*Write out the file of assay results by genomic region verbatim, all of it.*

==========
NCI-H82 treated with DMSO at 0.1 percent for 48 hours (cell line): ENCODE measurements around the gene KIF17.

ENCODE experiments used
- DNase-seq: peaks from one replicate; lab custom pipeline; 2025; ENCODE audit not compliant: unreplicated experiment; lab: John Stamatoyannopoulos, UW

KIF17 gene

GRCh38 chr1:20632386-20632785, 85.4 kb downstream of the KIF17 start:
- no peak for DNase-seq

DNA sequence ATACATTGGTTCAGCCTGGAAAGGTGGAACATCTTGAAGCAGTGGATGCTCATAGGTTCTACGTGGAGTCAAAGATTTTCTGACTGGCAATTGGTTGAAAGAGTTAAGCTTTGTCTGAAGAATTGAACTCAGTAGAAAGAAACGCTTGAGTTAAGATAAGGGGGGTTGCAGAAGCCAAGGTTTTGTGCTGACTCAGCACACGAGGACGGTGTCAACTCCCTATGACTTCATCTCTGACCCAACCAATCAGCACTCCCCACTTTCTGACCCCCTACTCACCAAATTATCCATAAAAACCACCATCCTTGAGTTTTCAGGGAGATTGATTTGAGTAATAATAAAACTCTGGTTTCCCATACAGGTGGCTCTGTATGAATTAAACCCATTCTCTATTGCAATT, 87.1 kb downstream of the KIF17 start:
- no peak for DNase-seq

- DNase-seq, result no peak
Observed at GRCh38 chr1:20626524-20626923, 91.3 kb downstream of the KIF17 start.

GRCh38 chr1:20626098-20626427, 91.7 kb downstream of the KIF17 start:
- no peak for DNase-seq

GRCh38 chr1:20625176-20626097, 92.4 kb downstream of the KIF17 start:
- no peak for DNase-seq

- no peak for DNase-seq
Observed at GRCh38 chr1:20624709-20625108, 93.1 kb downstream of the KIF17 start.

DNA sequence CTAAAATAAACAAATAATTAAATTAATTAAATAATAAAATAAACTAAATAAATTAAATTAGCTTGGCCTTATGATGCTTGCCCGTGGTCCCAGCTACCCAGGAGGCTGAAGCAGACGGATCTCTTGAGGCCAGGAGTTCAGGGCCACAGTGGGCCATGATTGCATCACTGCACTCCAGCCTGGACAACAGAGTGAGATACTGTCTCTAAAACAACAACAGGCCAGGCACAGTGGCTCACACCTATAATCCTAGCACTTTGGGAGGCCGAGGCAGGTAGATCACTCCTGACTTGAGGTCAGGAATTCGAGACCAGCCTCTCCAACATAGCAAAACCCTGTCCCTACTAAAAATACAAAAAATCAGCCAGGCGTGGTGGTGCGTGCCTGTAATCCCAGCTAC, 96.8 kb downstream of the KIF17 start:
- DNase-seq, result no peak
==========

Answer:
NCI-H82 treated with DMSO at 0.1 percent for 48 hours (cell line): ENCODE measurements around the gene KIF17.

ENCODE experiments used
- DNase-seq: peaks from one replicate; lab custom pipeline; 2025; ENCODE audit not compliant: unreplicated experiment; lab: John Stamatoyannopoulos, UW

KIF17 gene

GRCh38 chr1:20632386-20632785, 85.4 kb downstream of the KIF17 start:
- no peak for DNase-seq

DNA sequence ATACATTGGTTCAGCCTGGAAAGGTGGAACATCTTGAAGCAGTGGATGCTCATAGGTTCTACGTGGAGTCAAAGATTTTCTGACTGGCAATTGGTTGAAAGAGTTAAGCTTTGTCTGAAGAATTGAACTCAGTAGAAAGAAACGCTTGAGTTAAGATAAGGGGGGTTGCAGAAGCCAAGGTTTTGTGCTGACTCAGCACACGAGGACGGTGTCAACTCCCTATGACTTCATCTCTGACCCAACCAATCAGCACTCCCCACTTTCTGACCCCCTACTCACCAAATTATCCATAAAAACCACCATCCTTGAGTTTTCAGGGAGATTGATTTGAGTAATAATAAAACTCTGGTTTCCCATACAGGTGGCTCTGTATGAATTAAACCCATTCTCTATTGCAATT, 87.1 kb downstream of the KIF17 start:
- no peak for DNase-seq

- DNase-seq, result no peak
Observed at GRCh38 chr1:20626524-20626923, 91.3 kb downstream of the KIF17 start.

GRCh38 chr1:20626098-20626427, 91.7 kb downstream of the KIF17 start:
- no peak for DNase-seq

GRCh38 chr1:20625176-20626097, 92.4 kb downstream of the KIF17 start:
- no peak for DNase-seq

- no peak for DNase-seq
Observed at GRCh38 chr1:20624709-20625108, 93.1 kb downstream of the KIF17 start.

DNA sequence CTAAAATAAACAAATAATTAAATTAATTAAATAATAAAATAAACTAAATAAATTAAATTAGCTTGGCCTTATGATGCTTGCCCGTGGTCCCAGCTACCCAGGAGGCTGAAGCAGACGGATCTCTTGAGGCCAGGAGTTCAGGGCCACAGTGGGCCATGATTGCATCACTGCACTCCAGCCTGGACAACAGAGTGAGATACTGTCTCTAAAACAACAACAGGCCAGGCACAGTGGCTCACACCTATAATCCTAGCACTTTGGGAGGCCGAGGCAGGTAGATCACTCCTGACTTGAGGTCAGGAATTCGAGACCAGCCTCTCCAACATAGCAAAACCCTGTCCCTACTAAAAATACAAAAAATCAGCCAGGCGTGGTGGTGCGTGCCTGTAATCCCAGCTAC, 96.8 kb downstream of the KIF17 start:
- DNase-seq, result no peak